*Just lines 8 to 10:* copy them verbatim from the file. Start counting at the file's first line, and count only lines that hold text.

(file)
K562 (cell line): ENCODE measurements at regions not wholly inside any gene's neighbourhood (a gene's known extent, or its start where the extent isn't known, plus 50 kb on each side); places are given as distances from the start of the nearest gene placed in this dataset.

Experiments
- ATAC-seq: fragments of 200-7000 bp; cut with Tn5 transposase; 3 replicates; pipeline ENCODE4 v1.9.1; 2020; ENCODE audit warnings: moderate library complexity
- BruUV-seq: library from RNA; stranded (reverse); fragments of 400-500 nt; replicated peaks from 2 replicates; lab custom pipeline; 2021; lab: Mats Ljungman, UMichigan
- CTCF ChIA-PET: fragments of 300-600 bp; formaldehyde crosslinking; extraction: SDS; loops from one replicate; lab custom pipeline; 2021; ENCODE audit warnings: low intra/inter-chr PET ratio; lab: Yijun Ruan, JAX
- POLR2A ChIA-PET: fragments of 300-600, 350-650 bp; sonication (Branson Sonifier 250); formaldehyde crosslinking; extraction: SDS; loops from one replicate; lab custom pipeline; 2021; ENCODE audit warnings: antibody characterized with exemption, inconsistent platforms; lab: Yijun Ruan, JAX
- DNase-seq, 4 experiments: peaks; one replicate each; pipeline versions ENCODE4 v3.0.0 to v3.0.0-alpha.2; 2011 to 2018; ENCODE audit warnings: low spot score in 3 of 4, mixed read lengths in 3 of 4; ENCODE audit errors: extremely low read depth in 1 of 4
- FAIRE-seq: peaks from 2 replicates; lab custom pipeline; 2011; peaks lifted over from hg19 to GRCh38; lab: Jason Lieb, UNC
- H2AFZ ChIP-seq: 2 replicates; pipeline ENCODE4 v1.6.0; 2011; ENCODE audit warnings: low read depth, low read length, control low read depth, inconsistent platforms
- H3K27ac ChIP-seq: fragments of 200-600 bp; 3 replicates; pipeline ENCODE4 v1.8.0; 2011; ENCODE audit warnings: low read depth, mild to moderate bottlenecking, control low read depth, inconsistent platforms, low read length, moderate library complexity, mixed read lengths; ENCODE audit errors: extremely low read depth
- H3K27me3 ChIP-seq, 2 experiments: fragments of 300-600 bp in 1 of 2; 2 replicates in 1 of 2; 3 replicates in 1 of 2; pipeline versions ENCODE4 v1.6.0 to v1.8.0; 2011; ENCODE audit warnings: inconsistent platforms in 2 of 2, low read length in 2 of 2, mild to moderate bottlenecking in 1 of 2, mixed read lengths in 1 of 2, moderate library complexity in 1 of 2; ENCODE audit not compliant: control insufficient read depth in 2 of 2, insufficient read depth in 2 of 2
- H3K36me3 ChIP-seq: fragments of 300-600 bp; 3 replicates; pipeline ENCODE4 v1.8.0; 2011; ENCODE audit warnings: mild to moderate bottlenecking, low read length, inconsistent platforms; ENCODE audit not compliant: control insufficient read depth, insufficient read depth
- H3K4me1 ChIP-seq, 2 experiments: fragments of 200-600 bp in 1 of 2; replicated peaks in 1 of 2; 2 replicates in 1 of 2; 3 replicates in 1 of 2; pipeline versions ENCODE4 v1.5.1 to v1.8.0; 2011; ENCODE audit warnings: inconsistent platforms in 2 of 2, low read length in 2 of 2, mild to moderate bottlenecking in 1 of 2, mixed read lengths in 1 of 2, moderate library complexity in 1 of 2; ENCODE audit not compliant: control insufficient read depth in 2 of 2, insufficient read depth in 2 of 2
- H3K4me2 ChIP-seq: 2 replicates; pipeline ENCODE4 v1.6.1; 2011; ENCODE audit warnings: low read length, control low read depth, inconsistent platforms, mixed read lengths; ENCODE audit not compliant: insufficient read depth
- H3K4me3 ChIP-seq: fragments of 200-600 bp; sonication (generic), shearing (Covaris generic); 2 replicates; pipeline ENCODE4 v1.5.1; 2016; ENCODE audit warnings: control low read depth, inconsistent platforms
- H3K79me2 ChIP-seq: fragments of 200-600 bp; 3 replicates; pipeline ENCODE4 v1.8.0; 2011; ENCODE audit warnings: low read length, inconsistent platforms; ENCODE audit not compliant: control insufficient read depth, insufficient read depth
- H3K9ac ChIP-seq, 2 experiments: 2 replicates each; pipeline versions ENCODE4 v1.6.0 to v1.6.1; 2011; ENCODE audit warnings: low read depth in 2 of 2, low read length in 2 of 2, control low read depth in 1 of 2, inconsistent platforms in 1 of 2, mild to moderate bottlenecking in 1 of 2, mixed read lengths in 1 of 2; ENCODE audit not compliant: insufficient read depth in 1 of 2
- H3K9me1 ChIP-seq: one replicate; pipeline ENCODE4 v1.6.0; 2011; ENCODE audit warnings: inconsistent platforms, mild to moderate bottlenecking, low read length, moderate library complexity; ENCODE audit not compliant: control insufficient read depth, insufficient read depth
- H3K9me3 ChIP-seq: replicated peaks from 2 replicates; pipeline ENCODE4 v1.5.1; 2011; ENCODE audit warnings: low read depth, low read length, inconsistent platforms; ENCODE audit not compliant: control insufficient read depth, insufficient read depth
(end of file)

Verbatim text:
- FAIRE-seq: peaks from 2 replicates; lab custom pipeline; 2011; peaks lifted over from hg19 to GRCh38; lab: Jason Lieb, UNC
- H2AFZ ChIP-seq: 2 replicates; pipeline ENCODE4 v1.6.0; 2011; ENCODE audit warnings: low read depth, low read length, control low read depth, inconsistent platforms
- H3K27ac ChIP-seq: fragments of 200-600 bp; 3 replicates; pipeline ENCODE4 v1.8.0; 2011; ENCODE audit warnings: low read depth, mild to moderate bottlenecking, control low read depth, inconsistent platforms, low read length, moderate library complexity, mixed read lengths; ENCODE audit errors: extremely low read depth